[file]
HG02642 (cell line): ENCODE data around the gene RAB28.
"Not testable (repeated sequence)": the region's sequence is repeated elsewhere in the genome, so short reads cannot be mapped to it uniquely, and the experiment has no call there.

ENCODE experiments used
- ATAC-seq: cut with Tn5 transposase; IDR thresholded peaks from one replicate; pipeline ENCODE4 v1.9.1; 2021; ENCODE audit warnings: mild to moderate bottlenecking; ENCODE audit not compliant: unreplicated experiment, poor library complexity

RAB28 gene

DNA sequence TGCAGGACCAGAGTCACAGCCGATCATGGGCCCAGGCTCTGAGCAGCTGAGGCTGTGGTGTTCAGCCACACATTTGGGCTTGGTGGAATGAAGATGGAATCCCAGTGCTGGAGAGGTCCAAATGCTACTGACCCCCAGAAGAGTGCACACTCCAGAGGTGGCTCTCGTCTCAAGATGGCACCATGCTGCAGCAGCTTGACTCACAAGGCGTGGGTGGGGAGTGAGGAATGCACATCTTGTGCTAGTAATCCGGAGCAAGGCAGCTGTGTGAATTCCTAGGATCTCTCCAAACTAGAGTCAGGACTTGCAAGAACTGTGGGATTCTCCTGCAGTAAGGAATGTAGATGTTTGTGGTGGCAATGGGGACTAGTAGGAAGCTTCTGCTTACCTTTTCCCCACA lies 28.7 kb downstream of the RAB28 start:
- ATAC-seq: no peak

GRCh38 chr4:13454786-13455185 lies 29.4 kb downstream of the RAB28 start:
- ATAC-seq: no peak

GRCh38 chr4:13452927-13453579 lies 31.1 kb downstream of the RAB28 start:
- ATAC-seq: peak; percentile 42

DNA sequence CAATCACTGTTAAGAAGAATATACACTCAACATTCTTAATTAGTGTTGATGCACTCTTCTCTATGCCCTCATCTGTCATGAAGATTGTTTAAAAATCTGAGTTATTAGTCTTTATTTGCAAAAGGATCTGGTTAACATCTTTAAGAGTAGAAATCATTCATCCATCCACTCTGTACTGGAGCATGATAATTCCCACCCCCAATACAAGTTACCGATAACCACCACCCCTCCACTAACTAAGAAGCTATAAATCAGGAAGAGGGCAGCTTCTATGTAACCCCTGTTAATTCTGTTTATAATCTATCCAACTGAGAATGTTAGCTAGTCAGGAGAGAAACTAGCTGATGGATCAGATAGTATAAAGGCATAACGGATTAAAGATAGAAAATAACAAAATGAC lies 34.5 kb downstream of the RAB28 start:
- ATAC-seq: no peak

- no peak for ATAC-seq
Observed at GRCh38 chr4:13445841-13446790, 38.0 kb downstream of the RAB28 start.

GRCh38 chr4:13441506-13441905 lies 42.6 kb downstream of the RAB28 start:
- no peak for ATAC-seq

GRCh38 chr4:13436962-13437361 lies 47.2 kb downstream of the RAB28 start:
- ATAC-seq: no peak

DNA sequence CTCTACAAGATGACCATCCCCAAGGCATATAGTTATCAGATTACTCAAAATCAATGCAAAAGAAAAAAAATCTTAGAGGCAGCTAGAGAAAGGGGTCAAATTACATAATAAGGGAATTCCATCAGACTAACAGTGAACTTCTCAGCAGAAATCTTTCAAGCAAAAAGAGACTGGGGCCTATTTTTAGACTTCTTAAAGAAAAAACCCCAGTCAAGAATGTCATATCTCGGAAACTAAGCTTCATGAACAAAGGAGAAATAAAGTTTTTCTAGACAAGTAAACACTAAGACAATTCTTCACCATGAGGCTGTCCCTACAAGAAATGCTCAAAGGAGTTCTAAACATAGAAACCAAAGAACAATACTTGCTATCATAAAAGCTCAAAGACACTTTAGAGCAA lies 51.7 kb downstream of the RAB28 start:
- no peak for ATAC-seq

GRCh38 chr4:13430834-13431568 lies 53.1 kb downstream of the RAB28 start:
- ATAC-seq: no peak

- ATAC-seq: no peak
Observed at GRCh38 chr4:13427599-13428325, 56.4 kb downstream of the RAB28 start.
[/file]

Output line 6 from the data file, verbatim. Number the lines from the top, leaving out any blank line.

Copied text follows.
DNA sequence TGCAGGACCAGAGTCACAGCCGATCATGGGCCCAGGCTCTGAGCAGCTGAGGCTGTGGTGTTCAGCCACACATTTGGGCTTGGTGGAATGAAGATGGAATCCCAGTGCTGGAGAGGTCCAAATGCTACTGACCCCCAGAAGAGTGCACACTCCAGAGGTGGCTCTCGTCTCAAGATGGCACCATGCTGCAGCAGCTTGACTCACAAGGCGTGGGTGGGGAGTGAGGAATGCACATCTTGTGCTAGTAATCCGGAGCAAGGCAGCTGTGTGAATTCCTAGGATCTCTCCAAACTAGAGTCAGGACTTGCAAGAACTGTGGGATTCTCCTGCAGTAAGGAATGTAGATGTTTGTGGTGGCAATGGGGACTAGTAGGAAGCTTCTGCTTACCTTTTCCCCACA lies 28.7 kb downstream of the RAB28 start: